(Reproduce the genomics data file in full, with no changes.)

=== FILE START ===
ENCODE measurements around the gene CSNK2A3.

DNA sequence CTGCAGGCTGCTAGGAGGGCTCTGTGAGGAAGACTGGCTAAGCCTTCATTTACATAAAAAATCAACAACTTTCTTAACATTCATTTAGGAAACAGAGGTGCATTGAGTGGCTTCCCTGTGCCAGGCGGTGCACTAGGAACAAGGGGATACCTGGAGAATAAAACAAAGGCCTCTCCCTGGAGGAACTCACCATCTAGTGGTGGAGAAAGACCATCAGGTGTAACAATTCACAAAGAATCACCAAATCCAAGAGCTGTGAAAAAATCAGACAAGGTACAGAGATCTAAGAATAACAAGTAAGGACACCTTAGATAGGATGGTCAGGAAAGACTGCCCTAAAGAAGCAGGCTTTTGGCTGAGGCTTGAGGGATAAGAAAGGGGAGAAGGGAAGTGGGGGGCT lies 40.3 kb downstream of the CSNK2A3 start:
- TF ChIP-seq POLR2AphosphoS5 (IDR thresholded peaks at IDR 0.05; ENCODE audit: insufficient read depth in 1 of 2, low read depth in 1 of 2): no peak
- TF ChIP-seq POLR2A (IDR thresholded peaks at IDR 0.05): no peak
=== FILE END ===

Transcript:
ENCODE measurements around the gene CSNK2A3.

DNA sequence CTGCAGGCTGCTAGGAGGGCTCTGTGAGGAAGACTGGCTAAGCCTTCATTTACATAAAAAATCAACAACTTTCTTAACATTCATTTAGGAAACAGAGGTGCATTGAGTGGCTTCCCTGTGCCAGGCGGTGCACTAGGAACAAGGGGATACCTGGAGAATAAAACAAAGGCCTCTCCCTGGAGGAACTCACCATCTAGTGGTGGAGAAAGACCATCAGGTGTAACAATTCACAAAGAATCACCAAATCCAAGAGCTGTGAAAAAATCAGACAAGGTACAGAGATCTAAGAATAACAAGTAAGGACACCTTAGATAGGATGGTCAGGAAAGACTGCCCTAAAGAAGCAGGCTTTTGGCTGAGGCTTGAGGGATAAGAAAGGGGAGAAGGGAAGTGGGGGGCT lies 40.3 kb downstream of the CSNK2A3 start:
- TF ChIP-seq POLR2AphosphoS5 (IDR thresholded peaks at IDR 0.05; ENCODE audit: insufficient read depth in 1 of 2, low read depth in 1 of 2): no peak
- TF ChIP-seq POLR2A (IDR thresholded peaks at IDR 0.05): no peak